- Chest CT scan. X-ray examination reveals a bilateral segmental or fractional decrease in pneumatization of lung tissue (a symptom of “frosted glass”), thickening of interlobular partitions (a symptom of “cobblestone pavement”). In the later stages, areas of fibrosis and compaction of the interlobular pleura are visible.
- Bronchoscopy. The purpose of bronchial tree endoscopy is to exclude obstruction, to take bronchoalveolar lavage (BAL) and to conduct a trans-bronchial biopsy. During cytological examination of the ball and sputum, histology of the biopsy, lipophages are detected.
- FER. The study is carried out with a satisfactory condition of the patient and the absence of a tracheostomy. Spirometry may reveal moderate obstructive pulmonary ventilation disorders, a decrease in the diffusion capacity of the lungs.
- Saturation monitoring. It is carried out in an invasive (determination of blood gas composition) and non-invasive way (pulse oximetry). In patients with lipoid pneumonia, the decrease in blood oxygen saturation depends on the degree of lung damage.
Lipoid pneumonia has non-specific symptoms and an X-ray picture, therefore, the following nosologies are excluded when making a diagnosis:
- cryptogenic organizing pneumonia;
- bacterial and fungal pneumonia;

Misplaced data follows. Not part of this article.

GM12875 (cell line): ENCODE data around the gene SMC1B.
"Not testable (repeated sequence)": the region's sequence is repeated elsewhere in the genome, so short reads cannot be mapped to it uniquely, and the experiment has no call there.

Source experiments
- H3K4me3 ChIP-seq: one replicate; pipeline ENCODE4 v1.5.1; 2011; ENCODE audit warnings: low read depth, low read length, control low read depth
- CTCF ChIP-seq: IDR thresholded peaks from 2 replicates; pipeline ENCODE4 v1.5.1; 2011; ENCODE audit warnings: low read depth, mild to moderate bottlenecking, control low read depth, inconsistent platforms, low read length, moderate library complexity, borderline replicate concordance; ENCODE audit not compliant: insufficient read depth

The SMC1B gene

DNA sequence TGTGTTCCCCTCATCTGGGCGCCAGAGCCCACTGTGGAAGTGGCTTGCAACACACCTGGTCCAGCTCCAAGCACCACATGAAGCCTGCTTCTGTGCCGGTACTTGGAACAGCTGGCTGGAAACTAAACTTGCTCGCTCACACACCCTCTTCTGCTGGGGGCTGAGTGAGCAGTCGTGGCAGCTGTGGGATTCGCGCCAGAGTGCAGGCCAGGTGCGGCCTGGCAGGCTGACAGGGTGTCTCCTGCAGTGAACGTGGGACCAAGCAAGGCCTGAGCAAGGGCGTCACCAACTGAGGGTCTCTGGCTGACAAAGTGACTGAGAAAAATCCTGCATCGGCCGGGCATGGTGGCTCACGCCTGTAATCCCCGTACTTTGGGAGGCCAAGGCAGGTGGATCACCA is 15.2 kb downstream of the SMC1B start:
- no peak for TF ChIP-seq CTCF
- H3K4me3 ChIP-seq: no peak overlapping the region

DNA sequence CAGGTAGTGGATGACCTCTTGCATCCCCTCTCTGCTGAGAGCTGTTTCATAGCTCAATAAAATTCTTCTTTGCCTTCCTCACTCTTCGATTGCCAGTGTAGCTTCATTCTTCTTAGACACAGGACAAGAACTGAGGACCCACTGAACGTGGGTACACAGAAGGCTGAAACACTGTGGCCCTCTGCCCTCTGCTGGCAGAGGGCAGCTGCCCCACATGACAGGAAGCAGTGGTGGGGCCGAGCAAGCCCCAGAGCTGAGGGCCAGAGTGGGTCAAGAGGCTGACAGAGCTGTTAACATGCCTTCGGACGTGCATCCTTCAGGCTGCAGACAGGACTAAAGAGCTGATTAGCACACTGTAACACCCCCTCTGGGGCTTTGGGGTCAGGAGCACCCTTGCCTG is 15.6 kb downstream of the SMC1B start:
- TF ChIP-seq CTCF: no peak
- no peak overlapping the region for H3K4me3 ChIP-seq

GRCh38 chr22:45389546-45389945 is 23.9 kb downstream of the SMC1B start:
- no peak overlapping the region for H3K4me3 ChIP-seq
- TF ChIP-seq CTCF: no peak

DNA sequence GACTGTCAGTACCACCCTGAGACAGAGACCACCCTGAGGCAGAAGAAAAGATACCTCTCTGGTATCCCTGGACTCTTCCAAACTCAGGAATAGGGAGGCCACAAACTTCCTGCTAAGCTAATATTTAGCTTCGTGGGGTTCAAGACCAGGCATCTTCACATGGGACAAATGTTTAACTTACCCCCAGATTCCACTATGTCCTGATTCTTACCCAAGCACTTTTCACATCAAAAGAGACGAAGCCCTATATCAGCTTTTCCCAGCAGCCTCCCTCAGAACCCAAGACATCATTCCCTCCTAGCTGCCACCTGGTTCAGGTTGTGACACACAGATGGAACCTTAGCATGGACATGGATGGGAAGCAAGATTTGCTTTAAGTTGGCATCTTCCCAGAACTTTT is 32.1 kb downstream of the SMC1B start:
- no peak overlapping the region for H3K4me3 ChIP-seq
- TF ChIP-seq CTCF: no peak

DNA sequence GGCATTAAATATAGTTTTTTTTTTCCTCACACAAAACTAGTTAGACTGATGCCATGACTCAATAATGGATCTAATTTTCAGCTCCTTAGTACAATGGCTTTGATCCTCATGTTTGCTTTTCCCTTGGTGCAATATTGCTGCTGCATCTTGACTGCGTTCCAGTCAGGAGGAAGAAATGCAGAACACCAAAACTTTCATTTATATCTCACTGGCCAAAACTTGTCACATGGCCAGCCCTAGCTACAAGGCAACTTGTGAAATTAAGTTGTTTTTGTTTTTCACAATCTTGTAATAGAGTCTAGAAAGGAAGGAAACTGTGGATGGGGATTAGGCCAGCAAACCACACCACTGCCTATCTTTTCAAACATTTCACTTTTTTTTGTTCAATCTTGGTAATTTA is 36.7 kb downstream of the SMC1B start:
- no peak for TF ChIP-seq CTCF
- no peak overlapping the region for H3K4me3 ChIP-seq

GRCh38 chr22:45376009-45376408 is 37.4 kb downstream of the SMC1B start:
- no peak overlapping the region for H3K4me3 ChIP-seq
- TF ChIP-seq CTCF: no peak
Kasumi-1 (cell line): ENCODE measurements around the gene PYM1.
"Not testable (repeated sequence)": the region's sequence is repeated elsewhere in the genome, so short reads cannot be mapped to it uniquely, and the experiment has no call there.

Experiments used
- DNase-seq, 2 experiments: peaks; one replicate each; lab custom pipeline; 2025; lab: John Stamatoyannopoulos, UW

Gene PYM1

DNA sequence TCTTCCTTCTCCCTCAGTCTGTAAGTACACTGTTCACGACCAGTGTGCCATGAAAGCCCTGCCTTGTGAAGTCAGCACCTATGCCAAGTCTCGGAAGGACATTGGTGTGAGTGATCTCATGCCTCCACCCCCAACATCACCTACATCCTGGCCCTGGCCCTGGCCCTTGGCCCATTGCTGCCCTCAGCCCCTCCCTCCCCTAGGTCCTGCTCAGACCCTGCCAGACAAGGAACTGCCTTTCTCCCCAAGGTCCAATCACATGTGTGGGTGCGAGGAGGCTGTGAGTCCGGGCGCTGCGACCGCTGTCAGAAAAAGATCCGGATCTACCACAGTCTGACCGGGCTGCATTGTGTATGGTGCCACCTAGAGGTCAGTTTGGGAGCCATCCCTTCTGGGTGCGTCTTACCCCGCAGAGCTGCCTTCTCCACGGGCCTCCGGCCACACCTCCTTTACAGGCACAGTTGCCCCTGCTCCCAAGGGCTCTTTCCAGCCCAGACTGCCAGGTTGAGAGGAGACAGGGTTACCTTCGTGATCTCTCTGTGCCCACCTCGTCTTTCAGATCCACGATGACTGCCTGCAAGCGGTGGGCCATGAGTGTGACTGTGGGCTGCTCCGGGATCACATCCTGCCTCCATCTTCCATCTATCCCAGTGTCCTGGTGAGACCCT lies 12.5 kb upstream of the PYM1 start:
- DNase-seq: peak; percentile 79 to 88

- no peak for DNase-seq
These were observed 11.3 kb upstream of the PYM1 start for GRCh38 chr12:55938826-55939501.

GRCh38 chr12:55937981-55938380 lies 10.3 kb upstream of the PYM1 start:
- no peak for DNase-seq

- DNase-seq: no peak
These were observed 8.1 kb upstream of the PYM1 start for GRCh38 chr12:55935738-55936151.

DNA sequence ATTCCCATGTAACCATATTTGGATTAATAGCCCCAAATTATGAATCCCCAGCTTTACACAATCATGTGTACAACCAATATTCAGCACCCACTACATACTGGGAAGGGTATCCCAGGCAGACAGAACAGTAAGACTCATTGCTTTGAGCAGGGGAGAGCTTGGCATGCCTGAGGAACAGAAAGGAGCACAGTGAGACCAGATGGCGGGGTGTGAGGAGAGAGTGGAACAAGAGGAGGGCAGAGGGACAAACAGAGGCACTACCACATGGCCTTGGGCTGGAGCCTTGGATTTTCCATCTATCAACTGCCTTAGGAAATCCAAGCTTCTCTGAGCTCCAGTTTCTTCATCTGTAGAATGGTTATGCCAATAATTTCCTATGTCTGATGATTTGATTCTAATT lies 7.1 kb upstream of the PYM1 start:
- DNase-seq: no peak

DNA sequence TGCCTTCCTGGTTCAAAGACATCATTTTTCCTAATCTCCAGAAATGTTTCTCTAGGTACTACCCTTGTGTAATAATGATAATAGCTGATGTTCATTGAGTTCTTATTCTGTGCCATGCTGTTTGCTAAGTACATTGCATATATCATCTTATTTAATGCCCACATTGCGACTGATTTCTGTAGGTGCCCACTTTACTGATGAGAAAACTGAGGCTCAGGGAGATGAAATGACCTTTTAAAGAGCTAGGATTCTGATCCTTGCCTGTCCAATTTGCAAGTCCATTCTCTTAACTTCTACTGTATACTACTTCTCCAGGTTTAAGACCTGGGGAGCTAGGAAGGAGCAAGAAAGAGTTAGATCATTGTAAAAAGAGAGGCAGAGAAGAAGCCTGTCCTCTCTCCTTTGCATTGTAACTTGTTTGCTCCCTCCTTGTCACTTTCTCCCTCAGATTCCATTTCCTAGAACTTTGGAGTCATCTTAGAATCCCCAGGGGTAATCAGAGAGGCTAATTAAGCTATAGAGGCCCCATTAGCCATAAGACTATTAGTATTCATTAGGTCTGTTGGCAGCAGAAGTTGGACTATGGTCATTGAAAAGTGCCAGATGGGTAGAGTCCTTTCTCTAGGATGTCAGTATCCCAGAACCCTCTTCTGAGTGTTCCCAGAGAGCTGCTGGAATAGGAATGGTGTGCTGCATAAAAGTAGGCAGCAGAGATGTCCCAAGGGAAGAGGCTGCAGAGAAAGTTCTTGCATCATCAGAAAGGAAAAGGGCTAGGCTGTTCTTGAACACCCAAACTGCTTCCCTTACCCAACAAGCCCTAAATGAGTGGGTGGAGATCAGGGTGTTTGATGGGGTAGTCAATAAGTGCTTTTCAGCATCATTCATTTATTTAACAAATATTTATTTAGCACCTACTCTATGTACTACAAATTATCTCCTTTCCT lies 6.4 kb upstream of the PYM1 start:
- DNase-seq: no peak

- aspiration pneumonia;
- covid pneumonia;
- bronchoalveolar lung cancer;
- alveolar proteinosis;
- Wegener’s granulomatosis.
Treatment for lipoid pneumonia
The first condition for successful treatment is the cessation of aerosol intake of lipid-containing agents into the respiratory tract and the elimination of bronchial obstruction. In asymptomatic lipoid pneumonia, additional therapy is not prescribed. In cases requiring hospitalization is carried out:
- Pharmacotherapy. Pathogenetic therapy consists in the appointment of infusions of corticosteroids (sometimes in combination with their inhalation) and subsequent transfer to oral form. Mucolytics are also used, and antibiotics are used in the development of nosocomial pneumonia.
- Sanation bronchoscopy. Repeated bronchoalveolar lavage procedures are indicated to remove fat droplets and lipophages from the respiratory tract. The effectiveness of therapeutic bronchoscopes is the higher, the less time has passed since the aspiration or inhalation of fatty substances.
- Bronchodilator therapy. It includes percussion chest massage, physical therapy, postural drainage, breathing exercises. Helps to accelerate the evacuation of fat molecules from the lower respiratory tract.
- Oxygen support. At low saturation, oxygen therapy can be performed through a nasal catheter or a facial mask. In some cases, it may be necessary to install a tracheostomy cannula, intubation and ventilation.
Prognosis and prevention
The scenario of the development and outcome of the disease depends on the causes of lipoid pneumonia, the dose and duration of exposure to the pathogenic agent. Acute exogenous forms caused by a single contact can be resolved independently. Chronic forms end with the formation of pulmonary fibrosis, which restricts respiratory function. With a burdened course, fatal outcomes are not excluded. The prognosis of endogenous lipoid pneumonia is directly related to the course of the underlying disease.
Prevention consists in the careful use of fat-containing medicines and cosmetics, the use of respiratory protection in the workplace. It is advisable to restrict access to dangerous substances to children, persons with swallowing disorders, mental disorders, alcohol dependence.